And yet … the suits they wear are mere symptoms, or by-products if you will, of the underlying circumstances that cause their obnoxious behavior. In today’s era of business casual most men who wear suits to work are high-powered executives and professionals. Typically they have whole layers of subordinates catering to their every whim and are used to getting their way without question in every instance. It is not difficult to see how such absolute power easily turns into an overbearing manner even outside the work context.

    Take one of these top executives and put him in casual clothing, and likely as not he’ll still be domineering and obnoxious. And the reverse hold true as well – put an ordinary working man in a suit, and chances are he’ll behave decently.

  2. Barry says:

    One thing that’s always puzzled me – there seems to be a whole category of women’s clothing (mostly shoes to be honest, but some dresses) that seem deliberately designed as to to be uncomfortable. Then there are another category of women’s clothes – really, no less attractive and flattering to the figures of the same women who wear the first category of clothes – that is much more comfortable and stylish. But women choose to continue to pour, and squeeze, and stuff, and whatever else themselves into the first category. And then endlessly complain that they’re “forced” to wear them.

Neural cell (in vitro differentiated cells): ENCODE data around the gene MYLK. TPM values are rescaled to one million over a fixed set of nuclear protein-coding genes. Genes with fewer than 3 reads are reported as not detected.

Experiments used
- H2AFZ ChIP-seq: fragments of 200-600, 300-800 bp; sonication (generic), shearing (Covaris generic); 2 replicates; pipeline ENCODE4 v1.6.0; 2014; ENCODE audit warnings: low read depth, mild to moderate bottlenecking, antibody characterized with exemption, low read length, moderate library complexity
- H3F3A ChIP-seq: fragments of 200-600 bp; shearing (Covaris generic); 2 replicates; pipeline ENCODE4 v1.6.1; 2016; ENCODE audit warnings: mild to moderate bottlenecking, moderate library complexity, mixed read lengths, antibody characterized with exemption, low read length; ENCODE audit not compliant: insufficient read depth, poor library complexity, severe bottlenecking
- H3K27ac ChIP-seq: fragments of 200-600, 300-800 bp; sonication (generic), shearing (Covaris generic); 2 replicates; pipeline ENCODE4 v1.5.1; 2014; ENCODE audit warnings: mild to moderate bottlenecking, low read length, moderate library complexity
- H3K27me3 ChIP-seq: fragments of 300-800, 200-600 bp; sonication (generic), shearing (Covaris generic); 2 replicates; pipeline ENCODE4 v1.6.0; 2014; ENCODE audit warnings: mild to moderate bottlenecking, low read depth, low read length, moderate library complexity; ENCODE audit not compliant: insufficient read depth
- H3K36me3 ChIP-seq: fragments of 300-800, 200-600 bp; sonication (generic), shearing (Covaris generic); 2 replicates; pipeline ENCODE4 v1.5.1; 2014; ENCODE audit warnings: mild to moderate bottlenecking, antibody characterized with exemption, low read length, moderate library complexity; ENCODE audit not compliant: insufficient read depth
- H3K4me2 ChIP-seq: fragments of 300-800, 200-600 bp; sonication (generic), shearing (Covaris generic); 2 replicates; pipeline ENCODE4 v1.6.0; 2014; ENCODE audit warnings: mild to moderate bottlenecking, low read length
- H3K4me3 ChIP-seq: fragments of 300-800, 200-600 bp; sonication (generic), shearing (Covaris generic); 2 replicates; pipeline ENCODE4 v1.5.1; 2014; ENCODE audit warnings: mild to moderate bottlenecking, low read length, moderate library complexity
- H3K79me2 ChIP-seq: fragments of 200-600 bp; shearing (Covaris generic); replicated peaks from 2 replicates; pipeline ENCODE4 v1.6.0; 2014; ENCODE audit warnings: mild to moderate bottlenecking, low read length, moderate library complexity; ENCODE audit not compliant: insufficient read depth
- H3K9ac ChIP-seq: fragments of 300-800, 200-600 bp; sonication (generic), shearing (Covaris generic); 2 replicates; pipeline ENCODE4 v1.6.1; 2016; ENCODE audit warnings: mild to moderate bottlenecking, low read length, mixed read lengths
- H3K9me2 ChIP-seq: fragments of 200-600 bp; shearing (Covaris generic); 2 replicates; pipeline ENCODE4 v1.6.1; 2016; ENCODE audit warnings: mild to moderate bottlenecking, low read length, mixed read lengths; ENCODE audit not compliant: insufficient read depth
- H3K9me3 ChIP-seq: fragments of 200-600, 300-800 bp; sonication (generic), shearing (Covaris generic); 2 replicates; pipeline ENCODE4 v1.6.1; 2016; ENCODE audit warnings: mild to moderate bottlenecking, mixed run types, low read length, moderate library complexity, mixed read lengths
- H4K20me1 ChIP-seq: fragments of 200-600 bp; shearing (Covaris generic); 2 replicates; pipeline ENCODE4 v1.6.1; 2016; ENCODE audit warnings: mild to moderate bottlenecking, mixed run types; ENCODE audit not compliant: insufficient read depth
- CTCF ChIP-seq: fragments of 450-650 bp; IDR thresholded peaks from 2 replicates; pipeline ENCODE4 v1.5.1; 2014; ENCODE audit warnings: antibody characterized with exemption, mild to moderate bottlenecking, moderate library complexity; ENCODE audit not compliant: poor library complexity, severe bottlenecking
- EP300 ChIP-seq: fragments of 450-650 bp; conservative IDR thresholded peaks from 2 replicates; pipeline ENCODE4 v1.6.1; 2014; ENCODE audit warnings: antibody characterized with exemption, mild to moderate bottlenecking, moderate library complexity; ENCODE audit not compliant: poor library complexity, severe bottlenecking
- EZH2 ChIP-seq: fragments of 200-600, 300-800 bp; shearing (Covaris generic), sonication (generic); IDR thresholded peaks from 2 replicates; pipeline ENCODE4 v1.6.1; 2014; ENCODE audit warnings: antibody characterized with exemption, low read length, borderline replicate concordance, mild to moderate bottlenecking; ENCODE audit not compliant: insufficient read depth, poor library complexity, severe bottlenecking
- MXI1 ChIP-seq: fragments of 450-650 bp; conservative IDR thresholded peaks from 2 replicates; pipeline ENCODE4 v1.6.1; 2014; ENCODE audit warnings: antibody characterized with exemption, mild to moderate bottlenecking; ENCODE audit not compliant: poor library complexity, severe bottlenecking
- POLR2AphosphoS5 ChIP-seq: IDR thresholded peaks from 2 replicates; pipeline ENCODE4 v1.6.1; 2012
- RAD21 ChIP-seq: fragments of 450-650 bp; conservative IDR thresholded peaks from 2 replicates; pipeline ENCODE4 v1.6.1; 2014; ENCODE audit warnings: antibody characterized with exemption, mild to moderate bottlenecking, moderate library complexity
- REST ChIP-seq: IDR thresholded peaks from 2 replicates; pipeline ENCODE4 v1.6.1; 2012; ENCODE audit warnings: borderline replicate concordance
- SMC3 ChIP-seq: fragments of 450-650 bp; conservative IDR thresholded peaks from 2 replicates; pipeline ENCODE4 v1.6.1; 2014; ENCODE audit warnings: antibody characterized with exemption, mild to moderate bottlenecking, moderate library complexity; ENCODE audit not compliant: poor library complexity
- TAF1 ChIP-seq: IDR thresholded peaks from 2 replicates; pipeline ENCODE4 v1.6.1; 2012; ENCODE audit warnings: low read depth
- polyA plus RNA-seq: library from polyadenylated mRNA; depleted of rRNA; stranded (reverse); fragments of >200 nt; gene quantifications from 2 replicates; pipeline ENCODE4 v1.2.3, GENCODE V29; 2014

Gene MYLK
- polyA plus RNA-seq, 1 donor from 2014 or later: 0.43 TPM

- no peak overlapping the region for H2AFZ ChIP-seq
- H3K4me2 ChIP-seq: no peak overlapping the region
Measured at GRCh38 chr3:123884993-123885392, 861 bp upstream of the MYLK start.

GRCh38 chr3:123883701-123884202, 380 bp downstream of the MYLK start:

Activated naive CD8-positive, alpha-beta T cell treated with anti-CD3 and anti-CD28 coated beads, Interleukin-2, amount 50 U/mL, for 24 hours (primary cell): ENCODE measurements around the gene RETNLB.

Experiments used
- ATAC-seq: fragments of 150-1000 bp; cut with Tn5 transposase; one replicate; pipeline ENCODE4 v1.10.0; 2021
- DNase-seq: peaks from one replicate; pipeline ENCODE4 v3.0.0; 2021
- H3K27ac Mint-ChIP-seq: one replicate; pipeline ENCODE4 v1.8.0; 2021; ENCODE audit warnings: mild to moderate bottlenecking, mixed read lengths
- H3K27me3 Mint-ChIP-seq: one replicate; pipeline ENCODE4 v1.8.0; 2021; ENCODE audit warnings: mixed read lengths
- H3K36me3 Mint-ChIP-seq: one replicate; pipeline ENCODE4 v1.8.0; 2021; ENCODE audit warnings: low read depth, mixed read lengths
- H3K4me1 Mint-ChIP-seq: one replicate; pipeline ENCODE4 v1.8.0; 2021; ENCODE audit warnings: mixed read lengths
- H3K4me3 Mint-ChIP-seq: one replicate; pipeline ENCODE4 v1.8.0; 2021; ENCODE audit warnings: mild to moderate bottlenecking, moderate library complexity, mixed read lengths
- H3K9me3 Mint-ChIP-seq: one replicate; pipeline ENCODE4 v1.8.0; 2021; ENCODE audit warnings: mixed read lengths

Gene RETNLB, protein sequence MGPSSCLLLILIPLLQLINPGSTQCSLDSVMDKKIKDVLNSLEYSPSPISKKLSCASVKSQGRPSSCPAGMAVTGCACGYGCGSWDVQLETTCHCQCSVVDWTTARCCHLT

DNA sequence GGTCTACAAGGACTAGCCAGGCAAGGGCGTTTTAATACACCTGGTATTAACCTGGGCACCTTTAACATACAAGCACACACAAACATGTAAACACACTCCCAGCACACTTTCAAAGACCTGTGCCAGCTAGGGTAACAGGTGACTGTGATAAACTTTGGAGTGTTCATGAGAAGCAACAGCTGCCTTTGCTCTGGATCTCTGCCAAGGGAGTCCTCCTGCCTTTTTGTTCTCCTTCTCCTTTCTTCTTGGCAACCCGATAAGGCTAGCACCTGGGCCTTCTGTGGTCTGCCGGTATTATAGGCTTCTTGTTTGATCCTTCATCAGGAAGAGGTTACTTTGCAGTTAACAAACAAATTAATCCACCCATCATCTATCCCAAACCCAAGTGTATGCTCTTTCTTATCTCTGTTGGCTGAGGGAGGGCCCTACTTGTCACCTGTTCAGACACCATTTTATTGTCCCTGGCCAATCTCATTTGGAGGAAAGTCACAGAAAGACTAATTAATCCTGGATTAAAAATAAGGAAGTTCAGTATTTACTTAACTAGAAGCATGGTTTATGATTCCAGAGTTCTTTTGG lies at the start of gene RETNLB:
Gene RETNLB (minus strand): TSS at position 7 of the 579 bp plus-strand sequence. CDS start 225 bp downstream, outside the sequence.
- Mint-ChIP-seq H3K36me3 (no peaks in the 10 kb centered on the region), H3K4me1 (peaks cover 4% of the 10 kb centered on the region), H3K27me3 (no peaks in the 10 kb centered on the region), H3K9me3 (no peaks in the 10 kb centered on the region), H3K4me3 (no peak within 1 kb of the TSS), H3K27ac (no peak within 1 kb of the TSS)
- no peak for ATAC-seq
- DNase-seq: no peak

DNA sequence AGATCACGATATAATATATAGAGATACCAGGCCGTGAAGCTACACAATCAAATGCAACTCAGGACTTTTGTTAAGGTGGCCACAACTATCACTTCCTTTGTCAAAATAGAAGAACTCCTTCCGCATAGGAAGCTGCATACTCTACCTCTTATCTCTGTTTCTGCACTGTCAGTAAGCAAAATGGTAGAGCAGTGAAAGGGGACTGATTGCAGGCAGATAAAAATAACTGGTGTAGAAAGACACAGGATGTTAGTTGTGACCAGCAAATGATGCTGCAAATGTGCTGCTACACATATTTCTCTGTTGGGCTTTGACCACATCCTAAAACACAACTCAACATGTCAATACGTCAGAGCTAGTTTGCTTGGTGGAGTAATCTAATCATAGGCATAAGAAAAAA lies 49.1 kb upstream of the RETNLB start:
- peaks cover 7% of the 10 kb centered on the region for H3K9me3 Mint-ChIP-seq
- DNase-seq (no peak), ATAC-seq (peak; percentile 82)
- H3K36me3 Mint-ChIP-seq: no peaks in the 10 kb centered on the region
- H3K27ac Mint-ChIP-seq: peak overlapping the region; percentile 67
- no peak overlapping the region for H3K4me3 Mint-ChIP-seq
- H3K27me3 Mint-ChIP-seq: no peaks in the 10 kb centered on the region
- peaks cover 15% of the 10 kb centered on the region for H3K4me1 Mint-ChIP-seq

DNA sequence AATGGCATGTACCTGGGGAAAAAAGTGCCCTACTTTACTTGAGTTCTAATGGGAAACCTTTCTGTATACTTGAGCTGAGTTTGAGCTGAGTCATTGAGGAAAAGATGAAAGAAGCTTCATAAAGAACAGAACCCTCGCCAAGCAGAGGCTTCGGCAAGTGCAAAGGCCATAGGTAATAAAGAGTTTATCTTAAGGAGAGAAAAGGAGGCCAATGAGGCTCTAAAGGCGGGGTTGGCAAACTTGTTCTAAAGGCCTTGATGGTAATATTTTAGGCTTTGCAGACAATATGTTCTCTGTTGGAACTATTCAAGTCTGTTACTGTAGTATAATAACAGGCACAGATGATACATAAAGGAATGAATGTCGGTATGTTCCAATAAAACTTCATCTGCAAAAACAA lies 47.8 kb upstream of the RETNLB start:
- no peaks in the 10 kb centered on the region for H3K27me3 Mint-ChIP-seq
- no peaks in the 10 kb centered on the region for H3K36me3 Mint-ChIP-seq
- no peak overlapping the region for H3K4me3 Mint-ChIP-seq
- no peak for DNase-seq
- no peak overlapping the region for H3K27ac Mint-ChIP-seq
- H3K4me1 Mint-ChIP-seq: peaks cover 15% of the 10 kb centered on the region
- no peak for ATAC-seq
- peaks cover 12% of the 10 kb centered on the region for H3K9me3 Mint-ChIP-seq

The second category is just as applicable in most every situation. Yet women continually believe that wearing stylish yet uncomfortable clothes is a necessary fashion choice.

    There’s not a single category of men’s clothes that’s comparable – if we buy shoes that are stylish, we make sure they’re comfortable. Same with suits. Maybe if you wear a tie, then after a day’s work you’re ready to loosen it, but that’s it.

    What’s the reason to women’s slavish devotion to uncomfortable clothes? Is there really that big a social gap between the first and second categories, that if they’re a certain level professionally or socially the second category simply won’t do?

  3. SFG says:

    Unfortunately since men never wear dresses you can’t tell if it’s gender-conformity or dressed-up-ness that’s at play here. I’d be willing to bet men in suits get treated better than men in jeans and sneakers too.